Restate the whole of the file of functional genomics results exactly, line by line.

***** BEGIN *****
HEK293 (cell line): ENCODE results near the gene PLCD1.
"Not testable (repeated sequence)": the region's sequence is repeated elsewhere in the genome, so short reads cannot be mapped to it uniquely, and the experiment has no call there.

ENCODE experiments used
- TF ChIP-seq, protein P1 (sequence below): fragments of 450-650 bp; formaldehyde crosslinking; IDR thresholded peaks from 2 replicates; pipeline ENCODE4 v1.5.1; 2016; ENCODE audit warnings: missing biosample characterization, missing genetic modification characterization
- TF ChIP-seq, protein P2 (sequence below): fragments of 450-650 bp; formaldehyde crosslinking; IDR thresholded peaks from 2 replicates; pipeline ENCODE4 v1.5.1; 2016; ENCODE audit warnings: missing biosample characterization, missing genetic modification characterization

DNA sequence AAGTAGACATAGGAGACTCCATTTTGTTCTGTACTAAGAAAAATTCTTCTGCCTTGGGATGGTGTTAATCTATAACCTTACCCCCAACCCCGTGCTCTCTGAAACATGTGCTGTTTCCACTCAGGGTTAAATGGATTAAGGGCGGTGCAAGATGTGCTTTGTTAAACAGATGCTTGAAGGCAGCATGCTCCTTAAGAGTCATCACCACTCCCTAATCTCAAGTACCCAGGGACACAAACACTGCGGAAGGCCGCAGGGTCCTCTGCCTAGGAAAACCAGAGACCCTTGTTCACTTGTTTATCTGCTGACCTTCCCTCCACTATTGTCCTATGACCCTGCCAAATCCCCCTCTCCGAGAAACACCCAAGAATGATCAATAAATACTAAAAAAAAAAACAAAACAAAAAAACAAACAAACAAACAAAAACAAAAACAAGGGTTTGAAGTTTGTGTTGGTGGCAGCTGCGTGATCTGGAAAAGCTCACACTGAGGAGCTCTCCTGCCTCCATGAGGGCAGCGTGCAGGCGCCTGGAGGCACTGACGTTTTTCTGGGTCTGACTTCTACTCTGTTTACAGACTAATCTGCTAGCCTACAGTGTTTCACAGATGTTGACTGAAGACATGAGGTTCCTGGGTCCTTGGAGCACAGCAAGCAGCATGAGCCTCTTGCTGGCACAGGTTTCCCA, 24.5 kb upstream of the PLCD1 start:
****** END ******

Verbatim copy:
HEK293 (cell line): ENCODE results near the gene PLCD1.
"Not testable (repeated sequence)": the region's sequence is repeated elsewhere in the genome, so short reads cannot be mapped to it uniquely, and the experiment has no call there.

ENCODE experiments used
- TF ChIP-seq, protein P1 (sequence below): fragments of 450-650 bp; formaldehyde crosslinking; IDR thresholded peaks from 2 replicates; pipeline ENCODE4 v1.5.1; 2016; ENCODE audit warnings: missing biosample characterization, missing genetic modification characterization
- TF ChIP-seq, protein P2 (sequence below): fragments of 450-650 bp; formaldehyde crosslinking; IDR thresholded peaks from 2 replicates; pipeline ENCODE4 v1.5.1; 2016; ENCODE audit warnings: missing biosample characterization, missing genetic modification characterization

DNA sequence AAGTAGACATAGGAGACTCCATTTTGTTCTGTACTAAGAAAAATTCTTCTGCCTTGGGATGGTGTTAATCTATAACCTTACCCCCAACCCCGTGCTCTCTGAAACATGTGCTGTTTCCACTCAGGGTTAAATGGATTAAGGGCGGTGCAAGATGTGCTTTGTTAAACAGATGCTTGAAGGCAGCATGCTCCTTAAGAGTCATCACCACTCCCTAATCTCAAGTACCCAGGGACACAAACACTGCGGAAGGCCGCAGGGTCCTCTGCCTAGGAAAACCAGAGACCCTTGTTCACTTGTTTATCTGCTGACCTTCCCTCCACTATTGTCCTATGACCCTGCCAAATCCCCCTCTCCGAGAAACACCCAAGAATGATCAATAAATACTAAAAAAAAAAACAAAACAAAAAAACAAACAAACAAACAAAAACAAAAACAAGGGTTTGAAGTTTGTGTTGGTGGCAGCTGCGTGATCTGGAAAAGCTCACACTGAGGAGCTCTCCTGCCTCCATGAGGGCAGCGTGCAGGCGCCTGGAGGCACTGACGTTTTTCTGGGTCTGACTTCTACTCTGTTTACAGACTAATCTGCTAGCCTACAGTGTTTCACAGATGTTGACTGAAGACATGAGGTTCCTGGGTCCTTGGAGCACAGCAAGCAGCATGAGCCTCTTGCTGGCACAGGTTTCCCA, 24.5 kb upstream of the PLCD1 start: